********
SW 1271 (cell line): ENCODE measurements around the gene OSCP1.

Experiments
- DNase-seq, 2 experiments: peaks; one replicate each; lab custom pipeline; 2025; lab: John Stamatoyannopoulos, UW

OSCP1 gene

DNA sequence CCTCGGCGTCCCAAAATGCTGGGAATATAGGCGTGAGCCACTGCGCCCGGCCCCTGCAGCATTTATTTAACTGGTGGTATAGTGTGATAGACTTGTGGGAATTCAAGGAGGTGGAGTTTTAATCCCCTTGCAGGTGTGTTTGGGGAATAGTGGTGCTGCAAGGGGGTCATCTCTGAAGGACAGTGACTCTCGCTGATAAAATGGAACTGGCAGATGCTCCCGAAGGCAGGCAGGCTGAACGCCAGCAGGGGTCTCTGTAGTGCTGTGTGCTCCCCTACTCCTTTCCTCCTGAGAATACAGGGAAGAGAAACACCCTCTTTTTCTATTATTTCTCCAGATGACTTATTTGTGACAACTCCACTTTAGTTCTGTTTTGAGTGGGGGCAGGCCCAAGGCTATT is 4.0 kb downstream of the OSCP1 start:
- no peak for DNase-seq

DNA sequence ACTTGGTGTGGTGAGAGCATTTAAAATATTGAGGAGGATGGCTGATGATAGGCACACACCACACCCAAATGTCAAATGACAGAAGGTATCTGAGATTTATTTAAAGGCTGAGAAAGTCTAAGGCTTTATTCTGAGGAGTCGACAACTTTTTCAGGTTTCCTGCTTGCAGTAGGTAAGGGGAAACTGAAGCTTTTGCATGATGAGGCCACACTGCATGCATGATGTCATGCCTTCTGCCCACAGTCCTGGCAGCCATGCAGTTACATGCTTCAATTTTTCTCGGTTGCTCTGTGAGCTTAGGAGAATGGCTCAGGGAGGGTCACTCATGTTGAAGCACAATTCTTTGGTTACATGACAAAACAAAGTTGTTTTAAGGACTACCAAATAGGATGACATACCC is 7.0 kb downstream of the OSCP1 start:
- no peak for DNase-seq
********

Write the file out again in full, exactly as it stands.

SW 1271 (cell line): ENCODE measurements around the gene OSCP1.

Experiments
- DNase-seq, 2 experiments: peaks; one replicate each; lab custom pipeline; 2025; lab: John Stamatoyannopoulos, UW

OSCP1 gene

DNA sequence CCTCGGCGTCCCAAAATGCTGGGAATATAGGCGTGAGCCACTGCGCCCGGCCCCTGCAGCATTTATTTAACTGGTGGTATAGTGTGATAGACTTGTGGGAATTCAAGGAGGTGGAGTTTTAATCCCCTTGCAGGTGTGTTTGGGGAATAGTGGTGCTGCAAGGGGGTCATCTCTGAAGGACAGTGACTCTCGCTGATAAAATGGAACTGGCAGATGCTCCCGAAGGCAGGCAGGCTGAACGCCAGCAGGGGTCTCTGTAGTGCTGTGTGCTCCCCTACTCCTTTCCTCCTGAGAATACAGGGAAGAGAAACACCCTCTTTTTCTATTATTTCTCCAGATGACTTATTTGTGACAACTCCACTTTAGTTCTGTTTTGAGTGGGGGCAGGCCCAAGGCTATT is 4.0 kb downstream of the OSCP1 start:
- no peak for DNase-seq

DNA sequence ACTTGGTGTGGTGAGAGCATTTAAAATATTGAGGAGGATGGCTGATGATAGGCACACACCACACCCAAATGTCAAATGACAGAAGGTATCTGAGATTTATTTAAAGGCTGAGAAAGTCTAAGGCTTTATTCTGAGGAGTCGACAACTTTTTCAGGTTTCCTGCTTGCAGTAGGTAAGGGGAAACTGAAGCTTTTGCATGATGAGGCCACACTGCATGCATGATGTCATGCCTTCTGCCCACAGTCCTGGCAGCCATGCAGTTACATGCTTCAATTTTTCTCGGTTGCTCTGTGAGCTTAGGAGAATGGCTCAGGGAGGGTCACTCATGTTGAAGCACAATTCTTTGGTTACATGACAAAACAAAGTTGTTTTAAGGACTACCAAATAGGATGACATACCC is 7.0 kb downstream of the OSCP1 start:
- no peak for DNase-seq